The reports that a lot of users’ data are being stolen by uploading them to the app developers servers without any permission has been growing. But luckily, Apple’s screening process has been preventing us from apps which does this. But looks like there’s a bit of issue now.
Top iOS apps like QuizUp by Plain Vanilla is now caught red-handed for uploading users’s data to their server as plain text and also for sharing this information with random users who use their app. While QuizUp shot to fame for its quick and easy trivial game play, the app developers have been literally misleading the information about users’ privacy.
The app indeed uses a HTTPS encryption, which is good, but unfortunately, it hands the data back to the device with a simple plain text format, which a random users’ device would read and start off with the game. Moreover, a report by a security researcher reveals that the app’s vulnerability can be found within 15 minutes and is not that hard for anyone to get to know the data that’s being transferred.
While QuizUp is one such app, there are chances that other apps might do this as well. While these apps literally does not need any data for the gameplay, we are not sure why the developers are keen in collecting the users’ data and uploading it to their servers. One more interesting thing to note here is that, these apps are completely backed up by venture capitalists.
We will keep you posted about the replies from the company as well as from other security researchers whom we have approached.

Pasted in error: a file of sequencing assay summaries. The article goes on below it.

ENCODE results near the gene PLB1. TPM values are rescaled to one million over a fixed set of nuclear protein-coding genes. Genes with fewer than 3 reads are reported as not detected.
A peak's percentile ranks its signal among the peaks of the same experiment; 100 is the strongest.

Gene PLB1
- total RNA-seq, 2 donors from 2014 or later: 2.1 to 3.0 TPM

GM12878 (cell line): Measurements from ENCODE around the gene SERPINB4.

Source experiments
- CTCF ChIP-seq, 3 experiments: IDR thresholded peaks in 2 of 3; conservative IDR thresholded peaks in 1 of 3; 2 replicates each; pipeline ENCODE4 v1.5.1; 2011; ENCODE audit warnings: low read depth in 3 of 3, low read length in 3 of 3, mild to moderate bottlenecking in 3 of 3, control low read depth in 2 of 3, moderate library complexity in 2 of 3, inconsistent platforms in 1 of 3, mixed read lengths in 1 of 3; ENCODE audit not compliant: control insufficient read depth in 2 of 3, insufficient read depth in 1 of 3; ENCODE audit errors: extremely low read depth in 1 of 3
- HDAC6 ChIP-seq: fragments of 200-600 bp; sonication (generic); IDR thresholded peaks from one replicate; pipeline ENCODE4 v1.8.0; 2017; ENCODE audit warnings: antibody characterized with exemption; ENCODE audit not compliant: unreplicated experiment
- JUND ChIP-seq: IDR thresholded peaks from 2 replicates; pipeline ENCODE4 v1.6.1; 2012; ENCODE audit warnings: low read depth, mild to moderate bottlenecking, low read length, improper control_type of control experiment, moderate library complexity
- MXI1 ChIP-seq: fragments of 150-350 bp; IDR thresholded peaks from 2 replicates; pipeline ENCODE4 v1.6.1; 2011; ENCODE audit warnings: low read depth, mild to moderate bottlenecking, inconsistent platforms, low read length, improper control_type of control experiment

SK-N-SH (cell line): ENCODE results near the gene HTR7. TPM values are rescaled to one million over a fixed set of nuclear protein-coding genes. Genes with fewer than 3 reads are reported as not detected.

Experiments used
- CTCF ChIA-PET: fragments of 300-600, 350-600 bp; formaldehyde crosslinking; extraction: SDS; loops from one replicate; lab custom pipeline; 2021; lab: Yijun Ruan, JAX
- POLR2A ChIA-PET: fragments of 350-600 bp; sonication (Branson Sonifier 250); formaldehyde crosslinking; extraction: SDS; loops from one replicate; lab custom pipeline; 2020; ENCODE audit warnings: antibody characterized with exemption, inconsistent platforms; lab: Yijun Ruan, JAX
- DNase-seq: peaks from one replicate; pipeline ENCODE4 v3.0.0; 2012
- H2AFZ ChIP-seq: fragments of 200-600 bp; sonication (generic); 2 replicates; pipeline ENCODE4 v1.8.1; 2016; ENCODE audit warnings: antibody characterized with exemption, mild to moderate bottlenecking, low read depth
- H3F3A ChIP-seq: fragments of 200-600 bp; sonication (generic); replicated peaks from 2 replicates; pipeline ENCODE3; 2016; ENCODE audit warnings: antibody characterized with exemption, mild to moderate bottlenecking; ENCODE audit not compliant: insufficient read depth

Update: The QuizUp developer has responded to the report:
Hi redditers. I’m one of the developers at QuizUp. We’re very proud of the product, but obviously we missed the mark when it comes to privacy and user data. On a cultural level we take these things to heart, and we take them seriously. It’s a matter of not having taken the time to review these things carefully enough.
Let me address the things mentioned in the article:
No data is ever sent or received to or from our servers in plain text. Due to a bug in our third-party network library the certificates were not being verified so a self signed certificate could decrypt the data. This issue has been addressed in an update waiting review at Apple. Users’ passwords are hashed before we store them in our databases (pbkdf2, salt, multiple iterations).
Our user’s address books are not stored on our servers and only used temporarily to help us find your friends. It was a mistake to not hash the contents of the address book before sending to our servers and we are currently changing the client application so it hashes the address book contents before sending to our servers. Sensitive user data was exposed in certain endpoints (although only accessible for authenticated users). We have already addressed this issue in a server deployment and the hotfix is live now.
We are currently wading through inboxes looking for Kyle’s outreach. It looks like it may not have reached the core server developers.
Finally I want to thank Kyle Richter for working out our security holes, small and large. We’re currently reviewing our endpoints and codebase to further harden security and ensure the privacy of our users.
Just ask if you have any questions.